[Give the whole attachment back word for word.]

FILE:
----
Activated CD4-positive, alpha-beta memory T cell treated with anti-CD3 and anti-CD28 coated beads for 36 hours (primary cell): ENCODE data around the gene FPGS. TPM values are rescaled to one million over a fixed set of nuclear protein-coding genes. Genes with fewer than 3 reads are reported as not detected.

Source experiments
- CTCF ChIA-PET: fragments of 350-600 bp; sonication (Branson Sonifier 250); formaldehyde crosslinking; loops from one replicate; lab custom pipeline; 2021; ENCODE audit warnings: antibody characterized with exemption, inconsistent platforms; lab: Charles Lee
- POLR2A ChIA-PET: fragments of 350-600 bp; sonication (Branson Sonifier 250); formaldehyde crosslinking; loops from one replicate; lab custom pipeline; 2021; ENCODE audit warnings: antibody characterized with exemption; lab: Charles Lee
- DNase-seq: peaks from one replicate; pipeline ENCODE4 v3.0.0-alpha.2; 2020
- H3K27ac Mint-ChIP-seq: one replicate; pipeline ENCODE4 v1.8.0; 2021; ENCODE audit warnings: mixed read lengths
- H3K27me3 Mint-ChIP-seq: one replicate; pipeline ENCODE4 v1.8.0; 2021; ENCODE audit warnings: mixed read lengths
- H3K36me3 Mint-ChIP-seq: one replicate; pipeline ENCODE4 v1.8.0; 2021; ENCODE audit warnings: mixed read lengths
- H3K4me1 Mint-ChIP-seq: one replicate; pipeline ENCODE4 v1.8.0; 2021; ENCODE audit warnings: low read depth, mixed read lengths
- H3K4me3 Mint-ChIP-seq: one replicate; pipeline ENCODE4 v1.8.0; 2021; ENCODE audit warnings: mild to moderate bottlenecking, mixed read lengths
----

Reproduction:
Activated CD4-positive, alpha-beta memory T cell treated with anti-CD3 and anti-CD28 coated beads for 36 hours (primary cell): ENCODE data around the gene FPGS. TPM values are rescaled to one million over a fixed set of nuclear protein-coding genes. Genes with fewer than 3 reads are reported as not detected.

Source experiments
- CTCF ChIA-PET: fragments of 350-600 bp; sonication (Branson Sonifier 250); formaldehyde crosslinking; loops from one replicate; lab custom pipeline; 2021; ENCODE audit warnings: antibody characterized with exemption, inconsistent platforms; lab: Charles Lee
- POLR2A ChIA-PET: fragments of 350-600 bp; sonication (Branson Sonifier 250); formaldehyde crosslinking; loops from one replicate; lab custom pipeline; 2021; ENCODE audit warnings: antibody characterized with exemption; lab: Charles Lee
- DNase-seq: peaks from one replicate; pipeline ENCODE4 v3.0.0-alpha.2; 2020
- H3K27ac Mint-ChIP-seq: one replicate; pipeline ENCODE4 v1.8.0; 2021; ENCODE audit warnings: mixed read lengths
- H3K27me3 Mint-ChIP-seq: one replicate; pipeline ENCODE4 v1.8.0; 2021; ENCODE audit warnings: mixed read lengths
- H3K36me3 Mint-ChIP-seq: one replicate; pipeline ENCODE4 v1.8.0; 2021; ENCODE audit warnings: mixed read lengths
- H3K4me1 Mint-ChIP-seq: one replicate; pipeline ENCODE4 v1.8.0; 2021; ENCODE audit warnings: low read depth, mixed read lengths
- H3K4me3 Mint-ChIP-seq: one replicate; pipeline ENCODE4 v1.8.0; 2021; ENCODE audit warnings: mild to moderate bottlenecking, mixed read lengths